Ballz’ JP Weigle Fat Tire Road Cruiser

I met Ballz last August while riding around Brattleboro VT. Afterward, I was welcomed back to Nutmeg Country for pizza, more group rides, and tour guiding. While there I spent the night in Ballz and Troy’s Garage, also known as the Nutmeg Country Historical Preservation Society Of Alt Cycling, or something along those lines. No, really, they had it all: everything from prototype Crust Leather Handlebars to prototype Nor’Easters. So, seeing a one-of-a-kind J.P. Weigle wasn’t out of the ordinary, but I didn’t quite grasp what I was looking at.

Peter Weigle is a staple in the framebuilding community and has been making bikes domestically for years. How many, you ask? Well, ever since the long lost days at Whitcomb USA, from 1973-77. Once Whitcomb USA closed, Peter started making his own bikes, under the J.P. Weigle moniker. It’s all in the details when you look at any bike Peter has built and this one, albeit outside of the realm of road or randonneuring, isn’t lacking anything that makes a Weigle a Weigle.

So what is a Fat Tire Road Cruiser? Well, other than what Peter recorded this bike as in his record book of bikes he’s made, I’d say it is a perfect bike for rolling road to ripping chunky single track. Think 80s MTB, but with lighter tubing and a more spry ride. From what I’m told, the bike was made in ’83ish (just a little bit before I was) and ridden by Peter’s sister for a while between then and the mid-’90s. In the ’90s it was sent back to Peter for a repaint, after that it sat, mostly unused, until one day it was brought back to life and subsequently transported back to the east coast.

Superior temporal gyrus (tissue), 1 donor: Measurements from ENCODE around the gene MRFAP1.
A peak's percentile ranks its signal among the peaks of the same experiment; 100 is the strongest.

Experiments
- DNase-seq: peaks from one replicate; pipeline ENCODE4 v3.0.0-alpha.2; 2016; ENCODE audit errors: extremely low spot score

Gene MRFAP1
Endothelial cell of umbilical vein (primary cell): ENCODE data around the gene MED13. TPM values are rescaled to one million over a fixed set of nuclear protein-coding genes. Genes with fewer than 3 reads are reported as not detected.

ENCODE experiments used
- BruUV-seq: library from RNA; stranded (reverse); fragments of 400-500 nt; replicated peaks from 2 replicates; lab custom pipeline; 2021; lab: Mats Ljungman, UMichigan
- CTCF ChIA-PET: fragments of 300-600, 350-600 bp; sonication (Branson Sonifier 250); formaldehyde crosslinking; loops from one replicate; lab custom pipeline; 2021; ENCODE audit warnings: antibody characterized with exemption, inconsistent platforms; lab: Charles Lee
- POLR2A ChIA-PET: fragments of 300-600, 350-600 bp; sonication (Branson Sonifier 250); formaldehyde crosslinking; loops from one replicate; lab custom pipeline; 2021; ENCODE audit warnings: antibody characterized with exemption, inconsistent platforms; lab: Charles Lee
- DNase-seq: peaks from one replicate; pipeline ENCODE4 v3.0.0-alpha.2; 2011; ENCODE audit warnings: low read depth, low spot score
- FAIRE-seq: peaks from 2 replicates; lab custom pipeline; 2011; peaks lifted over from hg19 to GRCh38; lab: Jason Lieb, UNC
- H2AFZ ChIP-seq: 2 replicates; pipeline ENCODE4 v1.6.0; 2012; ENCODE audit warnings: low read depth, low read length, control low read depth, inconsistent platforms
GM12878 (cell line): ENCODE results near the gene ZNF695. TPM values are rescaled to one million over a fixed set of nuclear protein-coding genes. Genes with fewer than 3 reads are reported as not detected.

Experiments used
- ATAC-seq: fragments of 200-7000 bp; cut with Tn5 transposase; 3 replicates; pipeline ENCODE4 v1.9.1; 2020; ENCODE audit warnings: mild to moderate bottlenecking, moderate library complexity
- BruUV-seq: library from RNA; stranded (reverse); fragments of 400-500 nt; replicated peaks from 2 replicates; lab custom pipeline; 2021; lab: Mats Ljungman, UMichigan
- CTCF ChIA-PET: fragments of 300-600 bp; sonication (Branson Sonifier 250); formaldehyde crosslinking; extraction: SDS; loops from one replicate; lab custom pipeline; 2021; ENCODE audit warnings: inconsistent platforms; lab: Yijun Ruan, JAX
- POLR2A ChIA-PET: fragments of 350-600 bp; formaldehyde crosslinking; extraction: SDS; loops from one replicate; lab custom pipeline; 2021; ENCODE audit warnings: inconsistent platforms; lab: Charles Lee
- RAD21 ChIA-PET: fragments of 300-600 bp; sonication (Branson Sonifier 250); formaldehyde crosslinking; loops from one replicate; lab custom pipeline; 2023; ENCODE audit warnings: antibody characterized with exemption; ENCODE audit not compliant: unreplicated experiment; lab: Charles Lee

The internet has shrunk our world, allowing many folks to meet one another who otherwise couldn’t. Troy saw a post by @juans_bicycle_repair saying they were trying to help Peter’s sister sell this bike, all the way in New Mexico. Troy knew it would fit Ballz so plans were hatched to swoop the bike, fix it up and keep it on the carriage service road. A nutmeg country staple.

Peter vouched that Ballz and Troy would take good care of it and bring it home to the East Coast. I feel like on arrival from the South West the frame needed a ceremonious frame saver application. With Peter vouching that the bike would be taken care of Ballz got their new bike en route.

With perfect curation, Troy tore the bike apart and rebuilt it with bits of old and new, including some Deore XT derailleurs, a new wheelset with a mix of Sun XCD parts and SON Front hub, some of Sal’s brake housing, and of course Paul Component brakes and levers. There’s even SimWorks stem on top of this cake, for just the right amount of sugar…